Dutch health technology company Royal Philips plans to cut about 4,000 jobs, as its new head begins an overhaul of the business that has been hit by legal action surrounding millions of faulty medical devices.
The group said redundancies, amounting to 5 per cent of the workforce, would be made immediately across its global network in a bid to save about €300mn ($296mn) annually, as it also faced pressure from supply chain challenges.
Shares in the company, best known for its branded lightbulbs, fell 3 per cent to €12.93 by late morning in Europe, bringing their decline over the past year to about 68 per cent.
The announcement came as Philips reported a loss of €1.3bn in the third quarter, largely due to a €1.3bn writedown on its respiratory business, which has had to recall or repair more than 5mn machines that were primarily used to assist the breathing of patients suffering from sleep apnoea. The company recorded a net profit of almost €3bn during the same period a year earlier.
The job cuts are the latest sign of the toll that the discovery of a faulty component in the machines has taken on Philips, once one of the world’s leading electronics groups. The controversy, which has resulted in personal injury claims and an investigation by the US Department of Justice, forced the exit this year of chief executive Frans van Houten, who led Philips’s recent shift to health technology.
New chief executive Roy Jakobs, who was promoted this month, said the decision on job cuts was not taken “lightly”.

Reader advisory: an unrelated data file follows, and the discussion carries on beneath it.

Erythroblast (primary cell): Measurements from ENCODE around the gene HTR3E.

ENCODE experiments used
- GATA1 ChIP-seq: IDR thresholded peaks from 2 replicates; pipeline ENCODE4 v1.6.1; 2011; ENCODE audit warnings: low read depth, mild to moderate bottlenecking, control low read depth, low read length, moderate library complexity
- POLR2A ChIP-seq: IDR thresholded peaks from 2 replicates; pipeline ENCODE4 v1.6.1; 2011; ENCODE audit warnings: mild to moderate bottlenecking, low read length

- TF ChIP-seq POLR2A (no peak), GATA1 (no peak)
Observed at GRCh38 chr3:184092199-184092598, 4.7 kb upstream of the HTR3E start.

“My immediate priority is . . . to improve execution so that we can start rebuilding the trust of patients, consumers and customers, as well as shareholders,” he added. “These initial actions are needed to start turning the company around in order to realise Philips’ profitable growth potential.”
As well as the redundancies, Jakobs said Philips was taking action to “improve patient safety and quality management”, as well as improving its supply chain operations.
Philips said it was expecting “prolonged operational and supply challenges”, pointing to the deteriorating global economy and continued uncertainty surrounding Covid-19 measures in China, which have forced its factories into shutdown this year.
The company, which has already twice cut its guidance for full-year sales, is expecting a single-digit decline in revenues during the fourth quarter.
Founded in 1891, Philips had bet that a steer away from consumer electronics and towards health technology would revitalise its business and win over shareholders.
But just weeks after the group announced the sale of its domestic appliance business in March last year, progress was dealt a blow by the discovery that foam used in its respiratory devices could degrade and risk exposing patients to toxic chemicals.